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Good news, bad news on behavior of teens
There’s good news and bad news, according to a study published Tuesday in the journal Child Development.
The good news is fewer teens are engaging in risky behavior such as having sex and drinking alcohol.
The bad news is they’re putting off other adult activities such as getting a job, a drivers license or developing skills they’ll need as independent adults.
While their parents’ generation may have ascribed to the “live fast and die young” strategy, today’s teens are taking it slow.
They’re not necessarily more busy doing homework or taking part in extracurricular activities, and it doesn’t seem to matter where they live or how much money their parents have, according to the study.
Screens are probably a bigger factor, according to researchers, with teens spending time on social media instead of “dragging main” and dating the way previous generations did.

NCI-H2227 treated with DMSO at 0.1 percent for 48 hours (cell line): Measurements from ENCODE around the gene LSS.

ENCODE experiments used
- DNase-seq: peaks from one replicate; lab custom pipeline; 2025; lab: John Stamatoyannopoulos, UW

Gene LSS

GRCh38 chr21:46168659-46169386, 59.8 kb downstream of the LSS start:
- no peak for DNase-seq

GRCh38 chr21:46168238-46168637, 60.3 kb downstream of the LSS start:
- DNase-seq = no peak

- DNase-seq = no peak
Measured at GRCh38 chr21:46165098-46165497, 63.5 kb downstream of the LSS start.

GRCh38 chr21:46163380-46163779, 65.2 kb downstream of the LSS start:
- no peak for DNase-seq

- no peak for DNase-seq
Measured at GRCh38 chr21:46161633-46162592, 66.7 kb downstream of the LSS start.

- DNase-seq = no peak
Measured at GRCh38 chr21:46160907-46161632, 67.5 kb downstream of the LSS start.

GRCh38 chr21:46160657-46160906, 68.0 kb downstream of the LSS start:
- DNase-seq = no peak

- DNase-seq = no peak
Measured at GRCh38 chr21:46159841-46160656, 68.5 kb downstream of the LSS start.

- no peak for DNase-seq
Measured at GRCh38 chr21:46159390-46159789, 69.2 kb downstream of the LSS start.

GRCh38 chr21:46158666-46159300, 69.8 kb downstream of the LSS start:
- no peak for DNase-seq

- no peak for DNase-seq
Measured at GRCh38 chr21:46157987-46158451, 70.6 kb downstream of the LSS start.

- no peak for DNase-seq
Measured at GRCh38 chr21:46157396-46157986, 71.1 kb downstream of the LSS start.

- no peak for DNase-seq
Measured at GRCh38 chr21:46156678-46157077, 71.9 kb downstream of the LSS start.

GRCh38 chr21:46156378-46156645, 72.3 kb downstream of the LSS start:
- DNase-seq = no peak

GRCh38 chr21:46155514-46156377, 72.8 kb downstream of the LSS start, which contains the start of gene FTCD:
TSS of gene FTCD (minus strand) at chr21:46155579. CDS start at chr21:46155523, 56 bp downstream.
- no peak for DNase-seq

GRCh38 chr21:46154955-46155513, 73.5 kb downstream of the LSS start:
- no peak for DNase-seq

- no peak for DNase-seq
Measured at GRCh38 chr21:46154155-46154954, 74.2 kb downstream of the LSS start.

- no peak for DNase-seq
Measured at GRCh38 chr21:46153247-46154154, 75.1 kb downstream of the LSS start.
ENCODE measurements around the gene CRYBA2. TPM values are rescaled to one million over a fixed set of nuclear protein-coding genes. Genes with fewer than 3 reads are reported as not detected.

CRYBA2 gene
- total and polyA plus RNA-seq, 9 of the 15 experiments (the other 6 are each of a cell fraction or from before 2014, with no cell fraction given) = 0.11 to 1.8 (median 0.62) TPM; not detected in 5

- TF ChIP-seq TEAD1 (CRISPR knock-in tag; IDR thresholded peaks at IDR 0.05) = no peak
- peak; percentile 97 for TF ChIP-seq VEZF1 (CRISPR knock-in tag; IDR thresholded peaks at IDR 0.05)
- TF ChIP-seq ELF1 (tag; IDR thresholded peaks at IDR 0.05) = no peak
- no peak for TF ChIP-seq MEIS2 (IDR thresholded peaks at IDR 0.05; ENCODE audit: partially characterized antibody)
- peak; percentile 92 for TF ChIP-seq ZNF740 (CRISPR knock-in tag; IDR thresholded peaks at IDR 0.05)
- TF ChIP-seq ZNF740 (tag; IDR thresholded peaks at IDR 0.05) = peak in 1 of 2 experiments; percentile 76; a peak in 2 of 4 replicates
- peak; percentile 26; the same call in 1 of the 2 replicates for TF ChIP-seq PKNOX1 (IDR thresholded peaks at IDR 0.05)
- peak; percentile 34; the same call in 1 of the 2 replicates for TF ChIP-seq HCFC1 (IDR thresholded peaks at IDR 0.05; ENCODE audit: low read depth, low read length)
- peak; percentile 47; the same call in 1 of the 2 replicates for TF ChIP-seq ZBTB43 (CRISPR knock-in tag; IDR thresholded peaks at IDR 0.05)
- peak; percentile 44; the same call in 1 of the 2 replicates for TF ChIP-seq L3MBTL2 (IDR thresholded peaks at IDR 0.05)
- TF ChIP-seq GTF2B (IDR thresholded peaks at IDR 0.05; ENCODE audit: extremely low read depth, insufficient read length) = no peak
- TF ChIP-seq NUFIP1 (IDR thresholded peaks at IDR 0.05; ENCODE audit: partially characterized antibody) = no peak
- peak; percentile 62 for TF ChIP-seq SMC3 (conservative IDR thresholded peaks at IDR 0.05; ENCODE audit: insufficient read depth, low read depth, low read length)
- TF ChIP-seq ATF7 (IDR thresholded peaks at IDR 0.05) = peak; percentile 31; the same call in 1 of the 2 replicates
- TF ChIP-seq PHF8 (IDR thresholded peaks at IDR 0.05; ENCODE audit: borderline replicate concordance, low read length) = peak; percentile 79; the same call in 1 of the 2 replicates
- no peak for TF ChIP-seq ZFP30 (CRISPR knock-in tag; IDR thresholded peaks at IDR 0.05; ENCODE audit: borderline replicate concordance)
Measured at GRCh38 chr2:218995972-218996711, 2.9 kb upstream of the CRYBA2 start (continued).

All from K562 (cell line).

Over-attentive “helicopter parenting” is also thought to be a factor in making the “failure to launch” more common.
The study used 40 years of survey data taken from 8 million teens, ages 13-18 over several decades.
Compared to the early 1990s, of teens surveyed in 2010-16:
• 29 percent of 9th graders had sex, down from 38 percent.
• 29 percent of 8th graders drank alcohol, down from 56 percent.
• 32 percent of 8th graders had worked for pay, down from 63 percent
With data going back to 1976, of 2010-2016 seniors:
• 67 percent drank, down from 93 percent in the earlier era.
• 55 percent worked for pay, down from 76 percent.
• 73 percent had drivers’ licenses, down from 88 percent.
• 63 percent dated, down from 86 percent.
• 62 percent had had sex, down from 68 percent in the early 1990s, the earliest that data was collected.
Are we in danger of producing a generation of 30-year-olds, living in their parents’ basement, playing video games?
Previous generations were forced to grow up through diversity such as the Depression or wars, and we certainly don’t wish those on our children or grandchildren.
The military has traditionally served as a great equalizer, producing maturity in upcoming generations, but changes including an all-volunteer force and efficiencies resulting from technology have reduced the number of active-duty troops.
Perhaps it’s time to re-examine the idea of compulsory national service, both for the good of the country and its future citizens.